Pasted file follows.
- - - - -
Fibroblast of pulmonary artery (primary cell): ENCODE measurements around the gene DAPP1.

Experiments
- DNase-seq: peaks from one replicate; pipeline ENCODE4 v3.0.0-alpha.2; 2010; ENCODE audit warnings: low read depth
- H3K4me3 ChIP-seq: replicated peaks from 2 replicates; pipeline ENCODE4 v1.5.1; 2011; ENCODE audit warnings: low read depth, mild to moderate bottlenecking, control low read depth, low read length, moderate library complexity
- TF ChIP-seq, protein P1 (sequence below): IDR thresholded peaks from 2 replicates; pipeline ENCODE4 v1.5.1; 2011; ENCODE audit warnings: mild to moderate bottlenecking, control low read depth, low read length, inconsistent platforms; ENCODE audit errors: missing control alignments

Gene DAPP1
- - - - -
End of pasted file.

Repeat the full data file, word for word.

Fibroblast of pulmonary artery (primary cell): ENCODE measurements around the gene DAPP1.

Experiments
- DNase-seq: peaks from one replicate; pipeline ENCODE4 v3.0.0-alpha.2; 2010; ENCODE audit warnings: low read depth
- H3K4me3 ChIP-seq: replicated peaks from 2 replicates; pipeline ENCODE4 v1.5.1; 2011; ENCODE audit warnings: low read depth, mild to moderate bottlenecking, control low read depth, low read length, moderate library complexity
- TF ChIP-seq, protein P1 (sequence below): IDR thresholded peaks from 2 replicates; pipeline ENCODE4 v1.5.1; 2011; ENCODE audit warnings: mild to moderate bottlenecking, control low read depth, low read length, inconsistent platforms; ENCODE audit errors: missing control alignments

Gene DAPP1